When Fowler was finally "demoted" to a UN post in New York he continued his extravagant taxpayer funded life style. He‘d barely unpacked in his new office before submitting a steady stream of expenses, including $70.00 for a frame to display the letter that officially stated his new job, his "demotion."

Under Fowlers watch and with him to set the example, the civilian and military heads of DND had a field day with the public purse. Some of the more notorious examples Taylor and Nolan document include the Air Force General who had a CF-18 fighter that he used as a personal taxi to jet about the country at $7,000.00 an hour operating costs. What made that one worse was that there were no CF-18s at the base he was located at. One had to be ferried in whenever he decided he wanted to go joy riding.

Then there’s the Admiral who spent six days visiting the Canadian contingent in Somalia in 1983. Of the six days though it appears four were spent at a luxury resort in nearby Kenya at a cost of $5,500.00. It turns out he actually spent a total of twenty-three hours in Somalia with the troops on a photo op. Mind this Admiral also managed to find it essential to visit Kuala Lampur (Malaysia) Bangkok (Thailand) and Tokyo (Japan) in the same year at the Government’s expense.

Working on this example of leadership, the overall Commander of the Canadians in Somalia arranged to have such a bloated HQ staff that the operational budget for the mission had to be cut somewhere. The cut was to do away with the cooks, and regular fresh rations, for the battalion of troops deployed in the actual field on operations.

The worst documented excess though appears to have been the annual "Eagle River" annual conferences with visiting US Generals. These were in fact fully funded hunting and fishing trips in Labrador staffed by serving military personal, cooks, stewards and pilots. The pilots were needed for the use of military helicopters to fly out the catch and fly in the food and booze. The Generals involved were of course required to pay back the US Generals for their annual fishing and golf trips, excuse me conferences in Florida.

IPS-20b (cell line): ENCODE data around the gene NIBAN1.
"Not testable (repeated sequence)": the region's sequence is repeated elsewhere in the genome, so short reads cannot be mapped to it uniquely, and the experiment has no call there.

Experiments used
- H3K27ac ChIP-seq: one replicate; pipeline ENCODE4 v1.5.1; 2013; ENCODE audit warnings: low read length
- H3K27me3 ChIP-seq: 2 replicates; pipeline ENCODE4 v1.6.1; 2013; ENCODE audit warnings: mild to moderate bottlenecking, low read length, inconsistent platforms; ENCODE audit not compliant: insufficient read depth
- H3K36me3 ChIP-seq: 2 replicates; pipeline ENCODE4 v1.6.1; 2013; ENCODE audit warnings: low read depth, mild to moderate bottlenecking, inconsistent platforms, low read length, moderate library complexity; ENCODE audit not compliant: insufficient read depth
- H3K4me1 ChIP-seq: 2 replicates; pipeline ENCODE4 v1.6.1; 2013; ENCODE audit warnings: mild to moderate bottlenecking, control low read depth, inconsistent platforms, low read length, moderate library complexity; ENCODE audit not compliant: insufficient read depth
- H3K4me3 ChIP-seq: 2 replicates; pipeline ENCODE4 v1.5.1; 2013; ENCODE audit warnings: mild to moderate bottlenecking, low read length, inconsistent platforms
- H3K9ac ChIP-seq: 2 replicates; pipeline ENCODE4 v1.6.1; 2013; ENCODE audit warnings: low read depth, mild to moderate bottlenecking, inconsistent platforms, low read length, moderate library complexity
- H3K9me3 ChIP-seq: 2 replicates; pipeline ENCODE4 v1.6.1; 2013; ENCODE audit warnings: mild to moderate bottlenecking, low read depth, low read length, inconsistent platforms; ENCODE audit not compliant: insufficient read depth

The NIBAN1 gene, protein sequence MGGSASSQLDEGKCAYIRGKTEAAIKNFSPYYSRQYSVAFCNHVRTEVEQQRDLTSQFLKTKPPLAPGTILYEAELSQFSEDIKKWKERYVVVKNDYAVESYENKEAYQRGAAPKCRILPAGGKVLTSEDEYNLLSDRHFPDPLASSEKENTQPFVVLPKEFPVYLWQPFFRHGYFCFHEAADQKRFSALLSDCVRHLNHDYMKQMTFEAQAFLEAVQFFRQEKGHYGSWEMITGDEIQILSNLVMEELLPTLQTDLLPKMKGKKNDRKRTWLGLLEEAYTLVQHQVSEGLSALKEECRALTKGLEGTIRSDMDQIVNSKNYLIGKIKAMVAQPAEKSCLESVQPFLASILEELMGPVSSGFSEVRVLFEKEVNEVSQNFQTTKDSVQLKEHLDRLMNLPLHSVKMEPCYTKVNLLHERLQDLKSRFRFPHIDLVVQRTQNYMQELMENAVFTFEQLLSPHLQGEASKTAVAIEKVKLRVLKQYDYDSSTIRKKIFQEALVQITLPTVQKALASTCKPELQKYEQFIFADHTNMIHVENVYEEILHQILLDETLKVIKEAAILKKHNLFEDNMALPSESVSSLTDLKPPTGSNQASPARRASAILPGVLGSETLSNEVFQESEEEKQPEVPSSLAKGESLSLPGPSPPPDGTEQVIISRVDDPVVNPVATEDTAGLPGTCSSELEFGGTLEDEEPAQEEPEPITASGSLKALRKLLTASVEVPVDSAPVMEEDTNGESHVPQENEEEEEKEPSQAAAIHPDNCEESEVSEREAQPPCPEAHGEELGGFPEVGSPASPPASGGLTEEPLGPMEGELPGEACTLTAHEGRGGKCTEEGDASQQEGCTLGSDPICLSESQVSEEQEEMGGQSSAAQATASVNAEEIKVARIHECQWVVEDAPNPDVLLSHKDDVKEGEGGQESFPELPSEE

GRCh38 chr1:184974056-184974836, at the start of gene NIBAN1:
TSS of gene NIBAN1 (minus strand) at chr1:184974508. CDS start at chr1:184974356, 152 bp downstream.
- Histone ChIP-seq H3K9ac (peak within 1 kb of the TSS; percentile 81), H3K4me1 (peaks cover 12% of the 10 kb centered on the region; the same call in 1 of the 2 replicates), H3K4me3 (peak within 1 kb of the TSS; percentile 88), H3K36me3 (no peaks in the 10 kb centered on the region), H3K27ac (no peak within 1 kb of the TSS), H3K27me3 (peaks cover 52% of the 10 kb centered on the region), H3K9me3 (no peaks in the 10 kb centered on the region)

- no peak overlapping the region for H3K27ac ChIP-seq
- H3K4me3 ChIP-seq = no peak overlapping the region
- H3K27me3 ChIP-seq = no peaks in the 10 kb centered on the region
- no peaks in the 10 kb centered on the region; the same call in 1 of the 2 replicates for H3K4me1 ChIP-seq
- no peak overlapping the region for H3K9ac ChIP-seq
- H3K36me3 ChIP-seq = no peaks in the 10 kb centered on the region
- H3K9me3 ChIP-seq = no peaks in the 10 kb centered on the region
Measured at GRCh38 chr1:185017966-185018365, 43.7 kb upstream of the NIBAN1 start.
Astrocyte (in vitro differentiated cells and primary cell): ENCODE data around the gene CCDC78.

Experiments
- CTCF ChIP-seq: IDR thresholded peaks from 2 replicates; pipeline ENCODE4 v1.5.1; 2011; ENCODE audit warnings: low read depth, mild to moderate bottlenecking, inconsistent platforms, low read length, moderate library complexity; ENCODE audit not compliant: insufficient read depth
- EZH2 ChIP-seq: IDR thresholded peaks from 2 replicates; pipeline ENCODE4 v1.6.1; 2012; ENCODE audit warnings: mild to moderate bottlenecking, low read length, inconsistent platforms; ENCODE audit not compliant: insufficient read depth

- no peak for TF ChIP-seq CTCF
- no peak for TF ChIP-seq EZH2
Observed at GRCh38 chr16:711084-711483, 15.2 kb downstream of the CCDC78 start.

There are literally dozens of other examples, many of them petty little abuses of power including falsifying expense accounts and actual theft of public funds. This from individuals, who aside from the fact that they command thousands of soldiers and sailors also command six figure salaries.

None were really punished even those caught. Some even received their performance bonuses. At the same time stories of soldiers and sailors moonlighting as pizza delivery and taxi drivers to make ends meet, and military families using food banks were showing up in Canadian papers all too frequently.

The senior ranking General in the Canadian Forces was no exception to these activities. General John De Chastelain is shown to have lived a rather flamboyant lifestyle in his tenure as Chief of Defence Staff at the public‘s expense prior to his retirement and appointment as Canada‘s ambassador to the US. Surprisingly he is then called back from retirement for an unprecedented second tour as CDS where he continues with his less than spendthrift ways and creative bookkeeping.

The reason that De Chastelain is called back as CDS was due to the abrupt departure of his predecessor General Jean Boyle. Boyle may not have been as creative with his accounting techniques as some of his fellow Generals, but his shortcomings were much worse. Boyle as is documented here was a petty, shallow, and weak man who appears to have been absent the day they taught accountability and leadership at military college.

He is appointed as CDS by Fowler his patron as a reward for his part in trying to cover up the Somalia scandal. Later when implicated in the same scandal by a Royal Commission, the Canadian public is treated to the public spectacle of the highest-ranking military person in the country blaming his subordinates and trying to deflect blame from himself against overwhelming evidence. He also orders the entire military, not one unit or base, but everyone in the country, to cease work for a day to look in their filing cabinets for "missing" documents from Somalia.

Taylor and Nolan do note that not every General or Admiral in the Canadian military is incompetent, corrupt, and/or self-serving. They do list a couple of the professional and respected ones. The problem appears to be the sheer numbers of serving Generals and Admirals. At the time the book was written the entire Canadian Forces had 68,800 uniformed personnel (29,142 Army, 17,181 Navy, and 24,364 Air force) plus an optimistic 30,000 reservists.

Some 176 assorted Generals and Admirals command this rather small force (16 Lt. Generals, 48 Major Generals and 112 Brigadier Generals or their Naval equivalents). To put this in perspective that is more than double the number of serving Generals and Admirals in Canadian uniform at the end of the Second World War.

At wars end in 1945 Canada had over 600,000 men and woman in uniform. The Army had 5 Divisions in Europe and three more at home. The Royal Canadian Air force was the fourth largest in the world and the Royal Canadian Navy had grown from 11 ships in 1939 to over 400 by 1945.